Nongenotyped vs LQT20.750.61–0.92.005
      β-Blocker therapy0.660.51–0.86.002
      CE = cardiac event; CI = confidence interval; HR = hazard ratio; LQT1, 2, 3 = long QT syndrome type 1, 2, 3; OC = oral contraceptive; QTc = corrected QT.
      All variables are derived from a multivariate adjusted model.
      Similar results were obtained when model was further adjusted for proband status.
      Additional covariates associated with a higher risk of a first CE in the multivariate model included baseline QTc interval ≥ 500 ms (obtained from the first recorded ECG) and the LQT2 genotype (both associated with a ≥70 increase in the risk of a first CE). β-Blocker therapy was associated with an overall 41% reduction in the risk of a first CE (Table 2). Consistent results were shown in a secondary analysis, in which the multivariate model was further adjusted for proband status.

      OC formulation type and CE burden with and without concomitant β-blocker therapy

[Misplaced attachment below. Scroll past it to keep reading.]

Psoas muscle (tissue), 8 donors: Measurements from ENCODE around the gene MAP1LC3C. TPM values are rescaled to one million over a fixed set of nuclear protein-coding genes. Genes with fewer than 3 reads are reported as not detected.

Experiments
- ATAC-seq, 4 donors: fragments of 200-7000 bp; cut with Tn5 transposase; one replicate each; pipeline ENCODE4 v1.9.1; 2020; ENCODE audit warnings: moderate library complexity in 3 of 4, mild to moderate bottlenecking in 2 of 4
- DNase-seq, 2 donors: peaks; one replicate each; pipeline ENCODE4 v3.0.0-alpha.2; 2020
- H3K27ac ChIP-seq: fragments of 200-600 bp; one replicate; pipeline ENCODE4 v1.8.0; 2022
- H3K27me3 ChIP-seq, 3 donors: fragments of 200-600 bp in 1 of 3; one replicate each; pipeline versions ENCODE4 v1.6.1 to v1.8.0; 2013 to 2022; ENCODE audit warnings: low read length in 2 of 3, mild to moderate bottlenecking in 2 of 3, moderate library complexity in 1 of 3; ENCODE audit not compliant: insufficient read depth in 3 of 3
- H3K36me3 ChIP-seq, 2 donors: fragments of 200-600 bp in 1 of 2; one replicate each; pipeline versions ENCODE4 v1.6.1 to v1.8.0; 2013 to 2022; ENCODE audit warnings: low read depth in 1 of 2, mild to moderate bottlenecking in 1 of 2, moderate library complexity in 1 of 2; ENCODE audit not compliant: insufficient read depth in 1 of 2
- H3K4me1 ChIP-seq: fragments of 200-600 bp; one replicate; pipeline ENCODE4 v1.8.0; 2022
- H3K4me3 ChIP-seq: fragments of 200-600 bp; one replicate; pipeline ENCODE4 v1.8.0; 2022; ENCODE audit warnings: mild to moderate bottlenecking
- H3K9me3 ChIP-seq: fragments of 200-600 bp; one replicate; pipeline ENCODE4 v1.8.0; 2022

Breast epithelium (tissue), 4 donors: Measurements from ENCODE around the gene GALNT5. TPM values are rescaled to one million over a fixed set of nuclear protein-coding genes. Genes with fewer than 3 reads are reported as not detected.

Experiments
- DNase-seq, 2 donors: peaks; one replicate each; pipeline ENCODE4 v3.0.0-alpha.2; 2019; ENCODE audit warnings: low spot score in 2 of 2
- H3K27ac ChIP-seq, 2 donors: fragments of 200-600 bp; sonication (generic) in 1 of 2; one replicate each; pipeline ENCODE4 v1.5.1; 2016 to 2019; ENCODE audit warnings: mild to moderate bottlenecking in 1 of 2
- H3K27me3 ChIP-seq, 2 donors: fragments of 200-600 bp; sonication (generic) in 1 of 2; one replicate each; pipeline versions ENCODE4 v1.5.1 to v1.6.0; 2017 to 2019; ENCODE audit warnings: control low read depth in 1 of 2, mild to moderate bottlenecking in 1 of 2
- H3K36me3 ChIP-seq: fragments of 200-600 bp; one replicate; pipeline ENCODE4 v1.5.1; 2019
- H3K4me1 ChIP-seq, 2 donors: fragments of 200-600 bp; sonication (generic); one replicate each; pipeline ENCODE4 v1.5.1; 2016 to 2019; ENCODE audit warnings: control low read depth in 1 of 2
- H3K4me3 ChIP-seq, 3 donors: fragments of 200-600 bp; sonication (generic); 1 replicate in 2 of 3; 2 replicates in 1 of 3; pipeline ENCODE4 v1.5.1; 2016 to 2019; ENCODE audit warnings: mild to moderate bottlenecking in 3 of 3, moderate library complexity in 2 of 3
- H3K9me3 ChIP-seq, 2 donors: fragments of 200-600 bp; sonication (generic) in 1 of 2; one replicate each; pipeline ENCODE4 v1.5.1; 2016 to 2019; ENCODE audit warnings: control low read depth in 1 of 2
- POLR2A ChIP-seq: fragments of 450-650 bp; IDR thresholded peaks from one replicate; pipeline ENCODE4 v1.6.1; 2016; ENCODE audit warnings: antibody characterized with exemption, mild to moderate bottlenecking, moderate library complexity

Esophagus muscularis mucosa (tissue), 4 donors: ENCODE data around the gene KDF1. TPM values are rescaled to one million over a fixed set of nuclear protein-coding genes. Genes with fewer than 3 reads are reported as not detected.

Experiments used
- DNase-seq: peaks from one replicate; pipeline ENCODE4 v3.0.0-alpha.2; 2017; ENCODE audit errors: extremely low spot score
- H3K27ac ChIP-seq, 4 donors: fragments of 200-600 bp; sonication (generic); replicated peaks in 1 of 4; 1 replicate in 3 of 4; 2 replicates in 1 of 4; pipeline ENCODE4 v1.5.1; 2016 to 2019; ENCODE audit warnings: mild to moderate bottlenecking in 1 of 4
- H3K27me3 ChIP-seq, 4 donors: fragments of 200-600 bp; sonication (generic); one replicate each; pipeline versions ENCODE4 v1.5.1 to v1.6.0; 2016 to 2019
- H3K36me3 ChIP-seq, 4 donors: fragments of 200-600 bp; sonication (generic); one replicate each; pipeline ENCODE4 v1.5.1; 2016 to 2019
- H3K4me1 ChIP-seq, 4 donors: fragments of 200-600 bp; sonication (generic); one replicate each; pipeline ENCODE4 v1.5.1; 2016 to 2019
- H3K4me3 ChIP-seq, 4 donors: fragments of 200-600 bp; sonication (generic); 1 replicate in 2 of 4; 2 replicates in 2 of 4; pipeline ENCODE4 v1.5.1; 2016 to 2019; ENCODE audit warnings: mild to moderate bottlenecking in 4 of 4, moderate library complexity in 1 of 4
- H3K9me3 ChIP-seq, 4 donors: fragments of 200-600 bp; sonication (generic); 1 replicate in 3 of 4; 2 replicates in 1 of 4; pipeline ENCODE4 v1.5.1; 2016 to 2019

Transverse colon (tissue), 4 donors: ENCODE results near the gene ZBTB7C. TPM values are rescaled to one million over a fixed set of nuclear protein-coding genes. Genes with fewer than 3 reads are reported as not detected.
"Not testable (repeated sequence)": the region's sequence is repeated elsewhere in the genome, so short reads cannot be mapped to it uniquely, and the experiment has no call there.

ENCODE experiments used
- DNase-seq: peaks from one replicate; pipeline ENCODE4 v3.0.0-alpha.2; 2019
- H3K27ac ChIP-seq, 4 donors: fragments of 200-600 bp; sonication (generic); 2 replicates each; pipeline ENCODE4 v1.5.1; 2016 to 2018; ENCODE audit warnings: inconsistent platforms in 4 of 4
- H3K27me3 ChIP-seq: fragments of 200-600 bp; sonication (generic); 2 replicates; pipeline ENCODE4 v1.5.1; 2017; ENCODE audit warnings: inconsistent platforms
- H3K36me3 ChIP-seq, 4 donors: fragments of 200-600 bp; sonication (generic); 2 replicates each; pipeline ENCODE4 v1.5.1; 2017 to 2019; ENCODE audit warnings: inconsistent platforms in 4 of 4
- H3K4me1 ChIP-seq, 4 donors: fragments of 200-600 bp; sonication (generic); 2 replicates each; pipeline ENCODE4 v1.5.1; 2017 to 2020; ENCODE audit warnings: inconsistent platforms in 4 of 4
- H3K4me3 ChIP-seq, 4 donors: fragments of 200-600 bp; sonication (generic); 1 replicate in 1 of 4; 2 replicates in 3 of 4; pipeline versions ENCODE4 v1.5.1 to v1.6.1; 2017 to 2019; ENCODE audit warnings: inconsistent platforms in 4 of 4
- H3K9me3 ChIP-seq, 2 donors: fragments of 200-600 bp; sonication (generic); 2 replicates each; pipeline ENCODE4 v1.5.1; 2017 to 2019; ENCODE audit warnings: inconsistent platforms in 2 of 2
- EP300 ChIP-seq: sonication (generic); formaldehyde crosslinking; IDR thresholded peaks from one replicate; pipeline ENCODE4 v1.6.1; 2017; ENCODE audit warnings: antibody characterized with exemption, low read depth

During a cumulative follow-up of 35,797 years, there were a total of 2027 CE in all study patients. The mean cumulative CE rates by OC formulation type are presented in Figure 1. This analysis showed that at 25 years of follow-up after the initiation of each OC type, the mean cumulative rates were highest in women who were prescribed a progestin-only OC (average 1.7 events/y), intermediate in women who were prescribed a combined OC (average 1.2 events/y), and lowest in women who were prescribed an estrogen-only OC (average 0.28 events/y) (P < .001 for the overall difference during follow-up).
      Figure thumbnail gr1
      Figure 1Mean cumulative rate of cardiac event by the type of oral contraceptive (OC) formulation. Curves are displayed using the Ghosh-Lin methodology; follow-up starting at the time of OC initiation.